Real Estate • Tax Minimization

Tax Benefits of the CARES Act for Real Estate Owners

Real Estate Investors – There is a silver lining in this crisis. Although the focus of the legislation in the Coronavirus Aid, Relief, and Economic Security Act (CARES Act) is not tax related, a large number of tax provisions are included.  Here is an overview of how some of the tax provisions recently enacted may affect real estate owners.

  • Do you have major business losses in 2018, 2019 or 2020? If so, you may remember the sting when you learned that the Tax Cuts and Jobs Act of 2017 (TCJA) limited your losses to $250,000 for single people ($500,000 for married filing jointly). Good news – the CARES Act temporarily suspends the Net Business Loss Limitation.
  • Have any excess lingering Net Operating Losses? Annoyed you could not use them to offset previous years’ operating gains or future years’ gains in excess of 80% of taxable income since the limitation enacted with the TCJA in 2017? Poof – limitation and carryback disallowance gone. Carry back NOL generated 2018 and later to offset excess gains for 5 years and fully offset taxable income in 2019 and 2020.
  • Have you invested heavily in Sec. 168 Qualified Investment Property (or QIP, i.e. leasehold and other interior improvements to a nonresidential building after being placed in service)? You could save big time if you have or plan to. The TCJA contained a drafting error that was fixed by the CARES Act. The omission was twofold: First, QIP had to be depreciated over 39 years, and second, QIP did not qualify for immediate expensing or bonus depreciation because of the TJCA’s limit to classes of assets with lives shorter than 20 years. The CARES Act fixes this by changing the depreciable life of QIP to 15 years with changes retroactive to January of 2018 thereby making many improvements potentially 100% deductible and worth your while to review.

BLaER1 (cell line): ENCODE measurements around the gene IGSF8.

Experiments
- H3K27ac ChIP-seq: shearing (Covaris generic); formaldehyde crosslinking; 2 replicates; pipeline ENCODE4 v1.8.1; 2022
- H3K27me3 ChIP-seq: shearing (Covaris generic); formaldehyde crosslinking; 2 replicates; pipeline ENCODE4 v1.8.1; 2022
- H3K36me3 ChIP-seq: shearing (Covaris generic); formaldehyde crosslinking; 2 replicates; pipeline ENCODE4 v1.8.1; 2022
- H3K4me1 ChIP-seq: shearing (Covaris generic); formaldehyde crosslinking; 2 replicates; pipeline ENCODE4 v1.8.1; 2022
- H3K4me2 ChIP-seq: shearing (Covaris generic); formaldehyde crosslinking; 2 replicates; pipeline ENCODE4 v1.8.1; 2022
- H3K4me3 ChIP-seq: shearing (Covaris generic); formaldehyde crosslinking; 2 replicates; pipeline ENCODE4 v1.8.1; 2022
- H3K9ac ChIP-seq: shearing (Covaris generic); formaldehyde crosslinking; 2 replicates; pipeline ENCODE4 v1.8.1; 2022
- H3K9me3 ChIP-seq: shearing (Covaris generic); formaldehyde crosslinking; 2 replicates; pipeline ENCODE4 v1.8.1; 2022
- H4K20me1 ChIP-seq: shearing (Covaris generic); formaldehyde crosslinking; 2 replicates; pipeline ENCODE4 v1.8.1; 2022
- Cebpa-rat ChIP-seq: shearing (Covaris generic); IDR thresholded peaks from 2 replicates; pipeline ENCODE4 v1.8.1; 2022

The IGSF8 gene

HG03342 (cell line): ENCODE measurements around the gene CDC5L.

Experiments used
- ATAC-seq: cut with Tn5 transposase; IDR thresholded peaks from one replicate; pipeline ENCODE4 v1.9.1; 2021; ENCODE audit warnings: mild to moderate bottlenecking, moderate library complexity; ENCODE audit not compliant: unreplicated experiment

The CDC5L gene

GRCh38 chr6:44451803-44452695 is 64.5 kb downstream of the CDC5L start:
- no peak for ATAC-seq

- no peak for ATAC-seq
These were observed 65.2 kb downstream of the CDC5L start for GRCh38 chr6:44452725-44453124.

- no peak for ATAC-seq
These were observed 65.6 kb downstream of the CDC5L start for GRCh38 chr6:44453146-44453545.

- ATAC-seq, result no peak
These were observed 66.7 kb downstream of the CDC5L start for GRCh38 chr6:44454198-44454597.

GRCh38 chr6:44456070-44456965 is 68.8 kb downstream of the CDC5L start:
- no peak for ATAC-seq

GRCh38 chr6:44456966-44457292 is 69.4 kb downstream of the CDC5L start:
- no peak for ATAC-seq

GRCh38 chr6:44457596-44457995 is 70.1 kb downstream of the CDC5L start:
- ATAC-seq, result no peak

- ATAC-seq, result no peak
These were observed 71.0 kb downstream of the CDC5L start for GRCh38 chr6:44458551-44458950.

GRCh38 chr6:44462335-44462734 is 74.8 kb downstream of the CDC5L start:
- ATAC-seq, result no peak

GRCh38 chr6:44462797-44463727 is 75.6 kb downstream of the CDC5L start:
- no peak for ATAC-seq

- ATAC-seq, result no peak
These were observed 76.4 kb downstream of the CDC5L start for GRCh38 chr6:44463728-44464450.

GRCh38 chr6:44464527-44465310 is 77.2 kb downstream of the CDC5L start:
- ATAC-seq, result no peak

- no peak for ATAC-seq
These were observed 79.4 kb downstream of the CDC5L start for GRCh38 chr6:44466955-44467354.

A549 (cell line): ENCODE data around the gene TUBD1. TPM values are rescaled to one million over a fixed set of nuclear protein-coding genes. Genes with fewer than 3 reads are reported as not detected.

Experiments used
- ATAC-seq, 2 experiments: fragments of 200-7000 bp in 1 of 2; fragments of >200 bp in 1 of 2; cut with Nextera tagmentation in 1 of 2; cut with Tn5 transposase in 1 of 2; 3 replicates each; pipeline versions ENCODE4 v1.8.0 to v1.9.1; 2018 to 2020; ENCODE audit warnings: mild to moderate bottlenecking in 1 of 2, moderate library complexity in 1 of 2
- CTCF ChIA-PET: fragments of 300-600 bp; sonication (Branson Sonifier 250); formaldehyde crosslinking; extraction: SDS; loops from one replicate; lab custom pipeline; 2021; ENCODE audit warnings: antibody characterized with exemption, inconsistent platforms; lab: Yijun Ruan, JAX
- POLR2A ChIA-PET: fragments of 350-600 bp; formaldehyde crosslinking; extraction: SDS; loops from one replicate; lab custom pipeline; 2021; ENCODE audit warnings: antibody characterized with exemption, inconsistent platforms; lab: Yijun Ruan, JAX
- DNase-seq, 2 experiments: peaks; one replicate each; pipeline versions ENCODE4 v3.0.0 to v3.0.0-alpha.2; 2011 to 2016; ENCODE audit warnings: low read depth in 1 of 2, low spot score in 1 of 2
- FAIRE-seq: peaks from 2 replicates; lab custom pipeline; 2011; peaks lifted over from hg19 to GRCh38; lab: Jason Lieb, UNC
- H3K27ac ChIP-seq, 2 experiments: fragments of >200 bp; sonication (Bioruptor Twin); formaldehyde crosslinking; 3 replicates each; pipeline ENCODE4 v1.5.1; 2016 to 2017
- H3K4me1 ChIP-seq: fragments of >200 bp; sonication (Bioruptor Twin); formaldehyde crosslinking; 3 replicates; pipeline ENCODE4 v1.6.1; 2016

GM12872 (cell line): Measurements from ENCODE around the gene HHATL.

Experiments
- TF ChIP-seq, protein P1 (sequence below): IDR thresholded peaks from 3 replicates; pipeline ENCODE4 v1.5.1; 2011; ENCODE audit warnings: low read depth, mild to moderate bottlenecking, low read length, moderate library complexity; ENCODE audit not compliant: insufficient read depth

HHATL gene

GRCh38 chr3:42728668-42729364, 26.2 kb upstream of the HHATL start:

• Increased cap on Business Interest Deduction – For 2019 and 2020, Sec. 168 is amended to allow 50% of a taxpayer’s adjusted taxable income to be deducted (up from 30%) and gives taxpayers the election of 2019 instead of 2020 EBIT for the computation.

At the end of the day, one thing is for sure: the need to consider the implications of these changes not only for this tax year but also for previous tax years. A strategic review of fixed assets, operating losses and deductions over the last few years could greatly benefit your strategy and position for 2020 and going forward.

April 9th, 2020

Kayle Leibold Director of Tax Planning & Accounting

As Atlantic Wealth Partner’s resident CPA, I’m focused on proactive income and estate tax planning and compliance, identifying little-known tax savings opportunities and using creative strategies to help clients retain more of the wealth they create. All of this is done in tandem with our in-house financial planners and other professionals on the team – attorneys, CPA’s and insurance advisors, in order to provide a wholistic approach to managing the complexities of your family’s financial future – as if it were my own.

My experience as an auditor in public accounting showed me just how many businesses struggle with their financial accounting and tax planning. I’ve seen hundreds of companies books and I thrive on opening a new set of financials to deliver fresh insights to owners and shareholders. No matter what your business or personal tax and accounting situation may be, we can help you cut through the data to make strategic, informed decisions that are best for your business and family.

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